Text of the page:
If the bit at offset 3 (0x08) of the general-purpose flags field is set, then the CRC-32 and file sizes are not known when the header is written. If the archive is in Zip64 format, the compressed and uncompressed size fields are 8 bytes long instead of 4 bytes long (see section 22.214.171.124). The equivalent fields in the local header (or in the Zip64 extended information extra field in the case of archives in Zip64 format) are filled with zero, and the CRC-32 and size are appended in a 12-byte structure (optionally preceded by a 4-byte signature) immediately after the compressed data:
The original .ZIP format had a 4 GB (232 bytes) limit on various things (uncompressed size of a file, compressed size of a file, and total size of the archive), as well as a limit of 65,535 (216-1) entries in a ZIP archive. In version 4.5 of the specification (which is not the same as v4.5 of any particular tool), PKWARE introduced the "ZIP64" format extensions to get around these limitations, increasing the limits to 16 EB (264 bytes). In essence, it uses a "normal" central directory entry for a file, followed by an optional "zip64" directory entry, which has the larger fields.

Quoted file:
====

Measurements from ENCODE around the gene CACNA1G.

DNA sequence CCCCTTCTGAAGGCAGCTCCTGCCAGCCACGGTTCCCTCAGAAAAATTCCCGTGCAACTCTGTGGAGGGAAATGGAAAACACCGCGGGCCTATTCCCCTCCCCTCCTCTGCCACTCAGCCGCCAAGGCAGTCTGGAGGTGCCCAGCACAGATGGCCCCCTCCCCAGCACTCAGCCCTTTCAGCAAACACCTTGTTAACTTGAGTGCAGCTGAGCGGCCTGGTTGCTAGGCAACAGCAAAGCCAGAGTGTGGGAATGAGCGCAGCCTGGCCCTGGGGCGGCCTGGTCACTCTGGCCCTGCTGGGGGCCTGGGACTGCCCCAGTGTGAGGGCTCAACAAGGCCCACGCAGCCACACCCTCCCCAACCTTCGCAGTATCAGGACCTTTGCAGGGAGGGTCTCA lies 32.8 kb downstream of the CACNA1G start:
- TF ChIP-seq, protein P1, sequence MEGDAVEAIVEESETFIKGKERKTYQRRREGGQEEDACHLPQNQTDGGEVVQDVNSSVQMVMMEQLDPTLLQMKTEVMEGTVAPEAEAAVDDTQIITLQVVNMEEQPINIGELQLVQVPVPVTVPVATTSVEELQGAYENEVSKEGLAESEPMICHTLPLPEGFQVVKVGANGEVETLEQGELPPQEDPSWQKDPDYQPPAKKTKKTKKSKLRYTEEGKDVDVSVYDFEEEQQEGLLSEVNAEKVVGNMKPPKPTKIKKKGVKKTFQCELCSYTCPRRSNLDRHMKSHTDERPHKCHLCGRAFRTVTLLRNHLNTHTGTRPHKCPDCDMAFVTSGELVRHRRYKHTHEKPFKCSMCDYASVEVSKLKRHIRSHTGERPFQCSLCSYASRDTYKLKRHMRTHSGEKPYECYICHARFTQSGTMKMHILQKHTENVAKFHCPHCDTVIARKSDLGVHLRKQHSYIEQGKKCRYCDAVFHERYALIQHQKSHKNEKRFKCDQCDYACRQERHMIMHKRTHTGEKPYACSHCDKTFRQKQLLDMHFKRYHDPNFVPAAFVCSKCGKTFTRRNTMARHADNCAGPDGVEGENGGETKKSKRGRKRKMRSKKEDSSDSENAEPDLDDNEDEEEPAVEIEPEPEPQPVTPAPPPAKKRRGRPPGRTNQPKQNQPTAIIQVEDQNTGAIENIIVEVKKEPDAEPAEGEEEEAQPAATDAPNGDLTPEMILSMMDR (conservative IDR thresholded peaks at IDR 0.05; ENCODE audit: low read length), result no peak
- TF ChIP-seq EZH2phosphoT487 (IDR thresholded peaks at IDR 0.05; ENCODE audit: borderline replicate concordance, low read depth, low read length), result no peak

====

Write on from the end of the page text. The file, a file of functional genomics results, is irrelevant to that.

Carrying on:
The minimum size of a .ZIP file is 22 bytes. Such an empty zip file contains only an End of Central Directory Record (EOCD):[0x50,0x4B,0x05,0x06,0x00,0x00,0x00,0x00,0x00,0x00,0x00,0x00,0x00,0x00,0x00,0x00,0x00,0x00,0x00,0x00,0x00,0x00]
2^64,maximum 16 EB file size in NTFS filesystem 16 TB max file size on Windows 7 NTFSimplementation256 TB max file size on Windows 8 NTFS implementation8 PB max file size on Windows 10 NTFS implementation
Synopsis: 7Z, RAR, TAR,ZIP archive format limitations. Specs in terms of max size and itemnumber. Maximum number of files and folders allowed in a singlearchive. Maximum size of file in archive. Maximum total size for thearchive. Filesystems limitatiosn for size and number of files.